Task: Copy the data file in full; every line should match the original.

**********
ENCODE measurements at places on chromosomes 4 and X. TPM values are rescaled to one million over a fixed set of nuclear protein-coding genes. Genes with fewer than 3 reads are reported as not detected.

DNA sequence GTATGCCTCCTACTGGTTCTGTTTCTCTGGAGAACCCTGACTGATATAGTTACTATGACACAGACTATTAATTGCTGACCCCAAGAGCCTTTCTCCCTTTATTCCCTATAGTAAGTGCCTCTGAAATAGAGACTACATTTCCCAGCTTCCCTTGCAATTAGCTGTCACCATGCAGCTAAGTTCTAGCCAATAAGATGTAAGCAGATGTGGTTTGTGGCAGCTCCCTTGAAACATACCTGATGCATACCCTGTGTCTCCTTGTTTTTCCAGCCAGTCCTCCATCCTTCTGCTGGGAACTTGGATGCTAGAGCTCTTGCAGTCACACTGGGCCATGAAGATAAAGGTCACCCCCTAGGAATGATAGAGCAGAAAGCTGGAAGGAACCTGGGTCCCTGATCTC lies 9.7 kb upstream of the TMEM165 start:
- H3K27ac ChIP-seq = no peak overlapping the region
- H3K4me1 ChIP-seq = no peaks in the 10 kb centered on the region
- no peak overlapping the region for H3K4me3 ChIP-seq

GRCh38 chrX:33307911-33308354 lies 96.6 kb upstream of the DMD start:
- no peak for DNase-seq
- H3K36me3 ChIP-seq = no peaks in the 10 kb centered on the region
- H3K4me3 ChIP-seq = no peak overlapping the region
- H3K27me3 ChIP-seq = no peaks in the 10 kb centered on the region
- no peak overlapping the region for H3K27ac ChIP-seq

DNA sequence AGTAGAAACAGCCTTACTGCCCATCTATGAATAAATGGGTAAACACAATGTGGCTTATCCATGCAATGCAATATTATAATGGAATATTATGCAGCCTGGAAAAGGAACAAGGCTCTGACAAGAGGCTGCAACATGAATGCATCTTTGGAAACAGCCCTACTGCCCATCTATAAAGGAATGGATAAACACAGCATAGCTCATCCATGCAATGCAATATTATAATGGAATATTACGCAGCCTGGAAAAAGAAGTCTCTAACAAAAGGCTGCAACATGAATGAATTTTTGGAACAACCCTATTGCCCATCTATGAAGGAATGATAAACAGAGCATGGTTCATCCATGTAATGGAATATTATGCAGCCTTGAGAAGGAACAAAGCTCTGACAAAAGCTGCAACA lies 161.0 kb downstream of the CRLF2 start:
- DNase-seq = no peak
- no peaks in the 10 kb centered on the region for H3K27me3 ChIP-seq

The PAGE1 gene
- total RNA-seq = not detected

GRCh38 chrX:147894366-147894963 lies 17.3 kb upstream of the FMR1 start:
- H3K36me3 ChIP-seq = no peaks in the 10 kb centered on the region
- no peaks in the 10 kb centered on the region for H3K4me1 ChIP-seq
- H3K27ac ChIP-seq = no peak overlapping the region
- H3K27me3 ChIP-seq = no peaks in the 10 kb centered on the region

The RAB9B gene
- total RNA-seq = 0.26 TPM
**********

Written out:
ENCODE measurements at places on chromosomes 4 and X. TPM values are rescaled to one million over a fixed set of nuclear protein-coding genes. Genes with fewer than 3 reads are reported as not detected.

DNA sequence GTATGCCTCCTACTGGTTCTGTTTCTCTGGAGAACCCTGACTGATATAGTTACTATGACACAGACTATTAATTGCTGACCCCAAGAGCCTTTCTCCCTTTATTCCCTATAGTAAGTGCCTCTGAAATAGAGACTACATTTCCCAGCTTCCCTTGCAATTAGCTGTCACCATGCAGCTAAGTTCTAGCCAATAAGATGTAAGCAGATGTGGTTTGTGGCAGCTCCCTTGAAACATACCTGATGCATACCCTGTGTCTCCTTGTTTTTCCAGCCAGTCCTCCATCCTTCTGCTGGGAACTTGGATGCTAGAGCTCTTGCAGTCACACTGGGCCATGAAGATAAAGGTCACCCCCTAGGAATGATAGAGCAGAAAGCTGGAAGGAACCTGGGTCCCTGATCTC lies 9.7 kb upstream of the TMEM165 start:
- H3K27ac ChIP-seq = no peak overlapping the region
- H3K4me1 ChIP-seq = no peaks in the 10 kb centered on the region
- no peak overlapping the region for H3K4me3 ChIP-seq

GRCh38 chrX:33307911-33308354 lies 96.6 kb upstream of the DMD start:
- no peak for DNase-seq
- H3K36me3 ChIP-seq = no peaks in the 10 kb centered on the region
- H3K4me3 ChIP-seq = no peak overlapping the region
- H3K27me3 ChIP-seq = no peaks in the 10 kb centered on the region
- no peak overlapping the region for H3K27ac ChIP-seq

DNA sequence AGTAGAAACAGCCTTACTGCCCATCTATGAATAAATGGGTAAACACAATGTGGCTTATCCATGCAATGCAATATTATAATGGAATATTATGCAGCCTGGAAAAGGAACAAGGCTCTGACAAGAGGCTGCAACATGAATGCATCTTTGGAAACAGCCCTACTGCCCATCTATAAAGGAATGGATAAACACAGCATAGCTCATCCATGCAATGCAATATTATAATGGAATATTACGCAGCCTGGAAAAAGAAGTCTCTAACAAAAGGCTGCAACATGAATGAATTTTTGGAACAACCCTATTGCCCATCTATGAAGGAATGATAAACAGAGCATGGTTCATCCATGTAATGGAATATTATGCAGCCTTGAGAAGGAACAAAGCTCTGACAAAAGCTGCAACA lies 161.0 kb downstream of the CRLF2 start:
- DNase-seq = no peak
- no peaks in the 10 kb centered on the region for H3K27me3 ChIP-seq

The PAGE1 gene
- total RNA-seq = not detected

GRCh38 chrX:147894366-147894963 lies 17.3 kb upstream of the FMR1 start:
- H3K36me3 ChIP-seq = no peaks in the 10 kb centered on the region
- no peaks in the 10 kb centered on the region for H3K4me1 ChIP-seq
- H3K27ac ChIP-seq = no peak overlapping the region
- H3K27me3 ChIP-seq = no peaks in the 10 kb centered on the region

The RAB9B gene
- total RNA-seq = 0.26 TPM